LiveJournal: When the LJ abuse prevention team become the abusers, who will protect the LJ users?

Wednesday, May 31, 2006

Press Release: LiveJournal and Six Apart


Popular Blogging Site Restricts Use of Breastfeeding Photos:
LiveJournal cites images as 'inappropriate' and sends mothers to the virtual restroom.

Carrie Patterson
Executive Director, ProMoM.Org

Popular Blogging Site Restricts Use of Breastfeeding Photos:
LiveJournal cites images as 'inappropriate' and sends mothers to the virtual restroom.

Wednesday, May 31st, 2006 - Women on the popular blog site LiveJournal are calling foul at the company’s decision to brand images of breastfeeding as ‘inappropriate.’ Many users of the site have joined together to urge LiveJournal’s parent company SixApart to address their concerns and reevaluate the policy.

Small "userpics" of no more than 100 by 100 pixels represent LiveJournal members throughout the site. Users can define one of these icons as "default icon" which plugs it into the user's public profile. These default icons were originally not permitted to be ‘sexually explicit or graphically violent.’ Recently, icons which depicted breastfeeding were cited as being ‘inappropriate’ by the LiveJournal abuse team, a group of volunteers who monitor complaints on the site. After clarification was requested, LiveJournal changed their FAQ to reflect a no nudity rule and is claiming that icons with visible areola or nipple are not permitted. Whether or not areola is visible in a photograph is dependent on a number of factors, including skin tone of the mother and physical changes during pregnancy.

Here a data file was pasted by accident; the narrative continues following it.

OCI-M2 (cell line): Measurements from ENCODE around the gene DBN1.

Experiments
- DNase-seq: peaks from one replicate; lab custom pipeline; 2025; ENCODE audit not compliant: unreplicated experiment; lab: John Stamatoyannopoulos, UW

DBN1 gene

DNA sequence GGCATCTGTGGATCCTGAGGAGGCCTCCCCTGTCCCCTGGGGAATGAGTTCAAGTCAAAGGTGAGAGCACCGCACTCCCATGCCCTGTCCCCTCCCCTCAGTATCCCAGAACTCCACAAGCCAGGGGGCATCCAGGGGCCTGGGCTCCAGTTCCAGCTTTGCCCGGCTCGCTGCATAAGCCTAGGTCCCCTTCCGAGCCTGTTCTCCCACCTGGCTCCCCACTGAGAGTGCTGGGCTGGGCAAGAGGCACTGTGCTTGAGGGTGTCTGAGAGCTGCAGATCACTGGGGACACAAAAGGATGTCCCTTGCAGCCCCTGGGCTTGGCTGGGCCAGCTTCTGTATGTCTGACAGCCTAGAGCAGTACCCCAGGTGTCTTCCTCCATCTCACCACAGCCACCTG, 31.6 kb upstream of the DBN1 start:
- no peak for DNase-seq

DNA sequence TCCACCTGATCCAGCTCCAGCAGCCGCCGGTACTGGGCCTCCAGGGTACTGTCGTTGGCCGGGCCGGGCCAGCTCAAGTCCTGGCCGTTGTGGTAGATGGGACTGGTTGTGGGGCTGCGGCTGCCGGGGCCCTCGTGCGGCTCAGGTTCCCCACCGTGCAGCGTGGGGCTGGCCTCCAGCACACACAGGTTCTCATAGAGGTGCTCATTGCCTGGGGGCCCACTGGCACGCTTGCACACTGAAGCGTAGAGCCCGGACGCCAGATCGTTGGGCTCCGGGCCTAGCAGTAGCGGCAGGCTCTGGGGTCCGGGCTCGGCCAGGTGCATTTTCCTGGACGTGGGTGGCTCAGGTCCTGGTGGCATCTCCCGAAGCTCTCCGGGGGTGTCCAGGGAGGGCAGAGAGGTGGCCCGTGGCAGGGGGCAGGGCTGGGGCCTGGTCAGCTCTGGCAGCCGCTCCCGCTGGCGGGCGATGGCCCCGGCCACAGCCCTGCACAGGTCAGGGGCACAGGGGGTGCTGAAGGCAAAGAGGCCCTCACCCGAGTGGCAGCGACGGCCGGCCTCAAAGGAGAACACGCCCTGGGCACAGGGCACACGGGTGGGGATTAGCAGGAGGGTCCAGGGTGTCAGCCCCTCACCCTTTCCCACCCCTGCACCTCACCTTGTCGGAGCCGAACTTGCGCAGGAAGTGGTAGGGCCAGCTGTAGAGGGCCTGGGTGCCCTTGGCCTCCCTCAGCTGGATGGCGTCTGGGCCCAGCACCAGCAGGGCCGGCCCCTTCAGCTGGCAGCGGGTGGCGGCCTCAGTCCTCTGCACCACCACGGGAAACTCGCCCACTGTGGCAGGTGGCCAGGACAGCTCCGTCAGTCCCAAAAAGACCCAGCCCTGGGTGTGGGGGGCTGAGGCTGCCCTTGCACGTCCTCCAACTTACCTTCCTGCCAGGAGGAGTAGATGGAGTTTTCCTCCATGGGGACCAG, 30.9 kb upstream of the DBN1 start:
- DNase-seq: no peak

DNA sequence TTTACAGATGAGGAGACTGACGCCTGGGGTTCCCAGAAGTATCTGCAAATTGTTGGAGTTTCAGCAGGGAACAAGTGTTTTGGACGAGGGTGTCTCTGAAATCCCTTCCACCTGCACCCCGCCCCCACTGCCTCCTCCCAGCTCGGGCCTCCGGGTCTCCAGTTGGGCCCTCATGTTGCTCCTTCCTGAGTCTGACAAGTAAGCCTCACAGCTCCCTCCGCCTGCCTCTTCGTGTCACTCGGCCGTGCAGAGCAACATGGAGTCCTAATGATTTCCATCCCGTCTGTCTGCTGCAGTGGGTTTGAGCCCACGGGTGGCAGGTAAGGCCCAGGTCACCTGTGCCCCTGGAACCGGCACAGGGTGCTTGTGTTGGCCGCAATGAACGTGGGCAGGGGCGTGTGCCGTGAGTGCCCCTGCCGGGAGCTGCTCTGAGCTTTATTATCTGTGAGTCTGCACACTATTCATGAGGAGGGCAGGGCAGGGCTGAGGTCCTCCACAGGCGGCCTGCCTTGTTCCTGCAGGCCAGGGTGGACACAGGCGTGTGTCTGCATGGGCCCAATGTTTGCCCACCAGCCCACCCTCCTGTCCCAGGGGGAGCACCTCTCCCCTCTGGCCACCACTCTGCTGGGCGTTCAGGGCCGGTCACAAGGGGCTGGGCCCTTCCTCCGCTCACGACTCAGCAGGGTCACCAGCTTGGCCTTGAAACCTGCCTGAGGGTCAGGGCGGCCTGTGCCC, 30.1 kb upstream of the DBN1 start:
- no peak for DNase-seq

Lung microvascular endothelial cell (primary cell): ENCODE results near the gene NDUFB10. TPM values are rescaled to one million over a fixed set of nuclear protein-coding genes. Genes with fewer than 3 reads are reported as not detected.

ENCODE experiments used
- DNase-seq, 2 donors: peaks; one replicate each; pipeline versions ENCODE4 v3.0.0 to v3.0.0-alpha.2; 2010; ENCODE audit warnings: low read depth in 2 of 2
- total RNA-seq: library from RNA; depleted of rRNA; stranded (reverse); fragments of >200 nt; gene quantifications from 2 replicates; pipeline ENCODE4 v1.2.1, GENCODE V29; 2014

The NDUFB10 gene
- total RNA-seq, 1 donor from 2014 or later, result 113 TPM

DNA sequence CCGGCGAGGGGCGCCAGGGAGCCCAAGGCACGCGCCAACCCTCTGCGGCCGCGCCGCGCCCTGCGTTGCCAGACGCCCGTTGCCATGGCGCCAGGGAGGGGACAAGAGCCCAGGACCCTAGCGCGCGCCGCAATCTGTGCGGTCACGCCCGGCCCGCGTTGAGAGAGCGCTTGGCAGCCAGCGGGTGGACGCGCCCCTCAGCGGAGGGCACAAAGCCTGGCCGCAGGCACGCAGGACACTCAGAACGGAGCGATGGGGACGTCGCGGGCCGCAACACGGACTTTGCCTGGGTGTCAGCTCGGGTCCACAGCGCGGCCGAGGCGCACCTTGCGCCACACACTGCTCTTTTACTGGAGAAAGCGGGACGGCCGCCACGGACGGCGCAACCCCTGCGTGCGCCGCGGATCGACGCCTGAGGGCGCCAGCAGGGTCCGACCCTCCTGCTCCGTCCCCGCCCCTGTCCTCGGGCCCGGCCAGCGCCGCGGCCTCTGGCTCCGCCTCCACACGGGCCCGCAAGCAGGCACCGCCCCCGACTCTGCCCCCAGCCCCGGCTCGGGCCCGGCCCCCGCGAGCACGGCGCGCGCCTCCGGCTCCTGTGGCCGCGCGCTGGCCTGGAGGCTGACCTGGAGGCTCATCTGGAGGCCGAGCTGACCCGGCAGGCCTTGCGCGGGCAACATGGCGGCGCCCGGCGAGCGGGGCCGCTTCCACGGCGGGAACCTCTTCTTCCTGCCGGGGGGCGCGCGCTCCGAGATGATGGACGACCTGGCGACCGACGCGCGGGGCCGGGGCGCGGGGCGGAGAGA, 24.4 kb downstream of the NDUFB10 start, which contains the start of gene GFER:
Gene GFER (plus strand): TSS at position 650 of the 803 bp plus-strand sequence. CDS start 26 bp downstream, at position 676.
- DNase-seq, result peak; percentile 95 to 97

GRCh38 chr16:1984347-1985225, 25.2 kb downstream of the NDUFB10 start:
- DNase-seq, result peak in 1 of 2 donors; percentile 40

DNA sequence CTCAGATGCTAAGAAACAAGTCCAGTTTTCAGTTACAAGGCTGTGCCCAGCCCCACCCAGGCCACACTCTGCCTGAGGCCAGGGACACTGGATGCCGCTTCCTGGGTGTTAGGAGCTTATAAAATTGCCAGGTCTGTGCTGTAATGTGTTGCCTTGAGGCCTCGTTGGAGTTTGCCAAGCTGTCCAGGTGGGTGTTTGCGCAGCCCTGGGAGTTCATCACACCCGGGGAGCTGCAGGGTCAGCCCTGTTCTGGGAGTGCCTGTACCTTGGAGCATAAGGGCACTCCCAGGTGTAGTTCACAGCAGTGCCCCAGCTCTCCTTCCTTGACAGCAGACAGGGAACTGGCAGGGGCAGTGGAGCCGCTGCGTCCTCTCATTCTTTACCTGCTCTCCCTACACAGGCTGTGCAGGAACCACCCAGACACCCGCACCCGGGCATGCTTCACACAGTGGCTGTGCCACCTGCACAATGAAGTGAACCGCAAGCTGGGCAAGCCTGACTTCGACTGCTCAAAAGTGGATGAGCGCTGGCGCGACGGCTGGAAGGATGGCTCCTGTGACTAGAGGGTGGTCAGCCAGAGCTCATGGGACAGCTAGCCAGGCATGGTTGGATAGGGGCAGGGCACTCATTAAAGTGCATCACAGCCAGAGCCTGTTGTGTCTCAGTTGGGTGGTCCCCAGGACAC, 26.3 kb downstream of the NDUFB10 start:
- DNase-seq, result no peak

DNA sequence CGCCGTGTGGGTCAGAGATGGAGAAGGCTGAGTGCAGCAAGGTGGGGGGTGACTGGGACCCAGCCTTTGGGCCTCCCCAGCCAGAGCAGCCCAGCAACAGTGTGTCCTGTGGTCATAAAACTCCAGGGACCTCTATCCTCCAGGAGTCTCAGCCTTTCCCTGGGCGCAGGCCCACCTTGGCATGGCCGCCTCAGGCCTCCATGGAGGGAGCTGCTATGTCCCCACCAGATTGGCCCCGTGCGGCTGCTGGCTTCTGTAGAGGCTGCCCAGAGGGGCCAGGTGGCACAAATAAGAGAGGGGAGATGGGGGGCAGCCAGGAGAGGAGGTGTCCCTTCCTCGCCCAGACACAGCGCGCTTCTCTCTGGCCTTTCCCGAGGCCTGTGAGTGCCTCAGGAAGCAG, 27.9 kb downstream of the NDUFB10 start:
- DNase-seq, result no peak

Claimed Live Journal Abuse Staffer 'Erin' in a post on the site, "That's really a matter for the FCC to decide. LiveJournal's policies on this mirror what would be allowed on primetime TV or in a PG-13 movie." However, this is not true. The FCC does not consider the act of breastfeeding on television to fall under the definitions of indecency or obscenity.

Breastfeeding is exempt from nudity laws throughout the United States as well as countries such as Canada. Advocates are urging LiveJournal to adopt the same criteria. "It is regrettable that LiveJournal has chosen to target breastfeeding mothers instead of standing up for the protection provided them by law," says Carrie Patterson, executive director of, a non-profit organization dedicated to increasing public awareness and public acceptance of breastfeeding. Advocates state that the feeling that breastfeeding should be hidden only fosters the idea that the natural act of nourishing a child is scandalous.

Breastfeeding bloggers who have refused to change their default icon have been suspended from the site. These users, as well as others questioning the policy, have been treated poorly by the site’s volunteer abuse team, something that is not unusual according to other site users.

More than 1,000 LiveJournal users complained, and SixApart issued an apology to the group. However, the company refuses to consider modifying their policy and continues to suspend users whose default icons are deemed inappropriate. Although LiveJournal stated a clarified rule, mothers are still reporting major inconsistencies in its application.